This annotated artist’s depiction of one of the Voyager probes points out the cosmic ray subsystem (CRS) carried on both probes. The Voyagers have already revolutionized humanity’s understanding of the solar system and now they’re providing information as it transitions to the interstellar medium. Image Credit: NASA / JPL-Caltech

“It’s incredible that Voyagers‘ instruments have proven so hardy. We’re proud they’ve withstood the test of time. The long lifetimes of the spacecraft mean we’re dealing with scenarios we never thought we’d encounter. We will continue to explore every option we have in order to keep the Voyagers doing the best science possible,” said Voyager Project Manager Suzanne Dodd of NASA’s Jet Propulsion Laboratory (JPL) in Pasadena, California.

The CRS is one of several science instruments functioning on Voyager 2. The others include two instruments that study plasma, or ionized gas made up of positive ions and free electrons, and a magnetometer, which studies the rare clouds of materials occasionally seen in interstellar space.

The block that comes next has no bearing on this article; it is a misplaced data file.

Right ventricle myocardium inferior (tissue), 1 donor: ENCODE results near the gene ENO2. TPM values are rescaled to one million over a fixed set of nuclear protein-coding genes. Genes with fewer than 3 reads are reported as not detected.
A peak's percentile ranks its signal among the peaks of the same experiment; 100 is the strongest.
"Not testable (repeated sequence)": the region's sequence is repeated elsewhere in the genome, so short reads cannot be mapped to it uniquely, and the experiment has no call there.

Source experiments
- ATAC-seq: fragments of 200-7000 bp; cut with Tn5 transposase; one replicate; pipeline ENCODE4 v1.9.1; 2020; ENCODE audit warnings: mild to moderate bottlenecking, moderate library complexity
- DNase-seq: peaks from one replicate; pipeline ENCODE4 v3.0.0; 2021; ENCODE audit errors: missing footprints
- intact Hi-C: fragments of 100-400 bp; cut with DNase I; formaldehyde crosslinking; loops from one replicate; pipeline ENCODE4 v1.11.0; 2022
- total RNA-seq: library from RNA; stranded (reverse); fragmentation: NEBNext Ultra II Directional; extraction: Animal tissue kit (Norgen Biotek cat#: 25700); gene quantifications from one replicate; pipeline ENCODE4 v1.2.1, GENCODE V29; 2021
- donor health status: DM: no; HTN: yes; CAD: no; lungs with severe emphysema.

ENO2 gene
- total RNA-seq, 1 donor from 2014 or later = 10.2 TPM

Like the CRS, Voyager 1‘s ultraviolet spectrometer continues to function after having had its heater turned off in 2012, now operating at a temperature of minus 79 degrees Celsius (minus 110 degrees Fahrenheit).

Thrusters on both Voyagers, which operate by firing tiny pulses and are used to rotate the spacecraft, have been degrading over time.  Their role is crucial, as they keep each probe’s antenna aimed toward Earth. In 2017, after discovering a weakening of Voyager 1‘s thrusters, mission engineers decided to power up another set of thrusters that had not been used in 37 years. When the effort proved successful, the same was done with long unused thrusters on Voyager 2.